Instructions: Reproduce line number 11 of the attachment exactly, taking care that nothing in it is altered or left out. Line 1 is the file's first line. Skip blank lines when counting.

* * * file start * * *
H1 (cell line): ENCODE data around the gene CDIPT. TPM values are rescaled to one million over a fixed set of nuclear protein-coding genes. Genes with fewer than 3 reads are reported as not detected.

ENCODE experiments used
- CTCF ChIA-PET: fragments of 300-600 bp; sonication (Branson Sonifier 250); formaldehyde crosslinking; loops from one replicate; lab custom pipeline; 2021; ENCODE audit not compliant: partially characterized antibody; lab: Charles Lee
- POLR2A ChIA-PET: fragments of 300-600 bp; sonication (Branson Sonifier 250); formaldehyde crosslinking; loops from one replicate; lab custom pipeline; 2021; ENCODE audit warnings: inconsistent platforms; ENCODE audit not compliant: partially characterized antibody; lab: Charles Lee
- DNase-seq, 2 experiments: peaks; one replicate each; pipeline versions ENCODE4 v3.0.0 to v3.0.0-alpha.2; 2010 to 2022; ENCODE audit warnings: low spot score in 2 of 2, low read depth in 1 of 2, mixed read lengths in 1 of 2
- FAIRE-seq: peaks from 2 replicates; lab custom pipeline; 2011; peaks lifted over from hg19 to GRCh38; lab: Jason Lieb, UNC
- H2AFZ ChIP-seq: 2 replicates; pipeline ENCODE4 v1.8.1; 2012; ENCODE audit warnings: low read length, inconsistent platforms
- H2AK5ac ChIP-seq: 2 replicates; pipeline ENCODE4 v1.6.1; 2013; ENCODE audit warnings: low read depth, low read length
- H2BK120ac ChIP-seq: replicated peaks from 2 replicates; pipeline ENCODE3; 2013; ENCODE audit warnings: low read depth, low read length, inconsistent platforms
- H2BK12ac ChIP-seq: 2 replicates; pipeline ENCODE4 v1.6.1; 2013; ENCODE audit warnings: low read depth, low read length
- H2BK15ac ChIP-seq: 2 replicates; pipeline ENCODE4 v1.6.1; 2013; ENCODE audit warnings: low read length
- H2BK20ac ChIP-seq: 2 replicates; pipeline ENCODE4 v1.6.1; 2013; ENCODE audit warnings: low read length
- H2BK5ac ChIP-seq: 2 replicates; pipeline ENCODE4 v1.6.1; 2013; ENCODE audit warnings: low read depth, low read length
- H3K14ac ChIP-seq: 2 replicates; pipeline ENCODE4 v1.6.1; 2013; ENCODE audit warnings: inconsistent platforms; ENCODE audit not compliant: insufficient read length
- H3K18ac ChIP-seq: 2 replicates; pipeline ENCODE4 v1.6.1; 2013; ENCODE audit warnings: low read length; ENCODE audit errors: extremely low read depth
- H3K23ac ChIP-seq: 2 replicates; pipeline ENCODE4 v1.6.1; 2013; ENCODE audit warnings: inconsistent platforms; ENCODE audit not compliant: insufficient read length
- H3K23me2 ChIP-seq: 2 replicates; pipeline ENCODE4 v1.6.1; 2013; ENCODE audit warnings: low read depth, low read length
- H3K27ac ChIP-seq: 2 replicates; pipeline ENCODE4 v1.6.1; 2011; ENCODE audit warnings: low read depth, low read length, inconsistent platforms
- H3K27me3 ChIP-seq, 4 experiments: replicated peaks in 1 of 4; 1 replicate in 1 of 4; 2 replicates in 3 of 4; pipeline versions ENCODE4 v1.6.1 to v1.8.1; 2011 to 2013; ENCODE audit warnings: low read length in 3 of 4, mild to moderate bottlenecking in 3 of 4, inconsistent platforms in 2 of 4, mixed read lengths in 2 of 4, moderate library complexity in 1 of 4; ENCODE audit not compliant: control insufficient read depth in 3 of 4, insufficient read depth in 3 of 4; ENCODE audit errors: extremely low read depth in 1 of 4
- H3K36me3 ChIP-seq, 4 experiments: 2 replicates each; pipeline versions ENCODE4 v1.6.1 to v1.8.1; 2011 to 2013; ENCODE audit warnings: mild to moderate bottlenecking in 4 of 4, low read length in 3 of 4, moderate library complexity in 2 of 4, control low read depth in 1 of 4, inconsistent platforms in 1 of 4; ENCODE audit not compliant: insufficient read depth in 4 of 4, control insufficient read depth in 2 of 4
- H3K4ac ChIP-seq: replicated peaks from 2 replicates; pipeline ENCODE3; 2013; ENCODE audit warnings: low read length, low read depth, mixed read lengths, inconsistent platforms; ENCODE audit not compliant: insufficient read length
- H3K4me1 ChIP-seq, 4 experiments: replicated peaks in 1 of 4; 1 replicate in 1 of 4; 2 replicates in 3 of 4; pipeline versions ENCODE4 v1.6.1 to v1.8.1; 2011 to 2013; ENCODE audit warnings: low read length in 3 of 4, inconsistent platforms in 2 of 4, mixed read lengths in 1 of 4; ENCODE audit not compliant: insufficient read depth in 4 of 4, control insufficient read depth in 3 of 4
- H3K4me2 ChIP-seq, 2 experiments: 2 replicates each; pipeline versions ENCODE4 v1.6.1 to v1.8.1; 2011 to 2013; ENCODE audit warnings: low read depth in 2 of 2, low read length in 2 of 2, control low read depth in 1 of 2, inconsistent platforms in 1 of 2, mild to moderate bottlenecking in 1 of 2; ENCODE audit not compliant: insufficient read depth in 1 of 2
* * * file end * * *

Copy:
- H2BK15ac ChIP-seq: 2 replicates; pipeline ENCODE4 v1.6.1; 2013; ENCODE audit warnings: low read length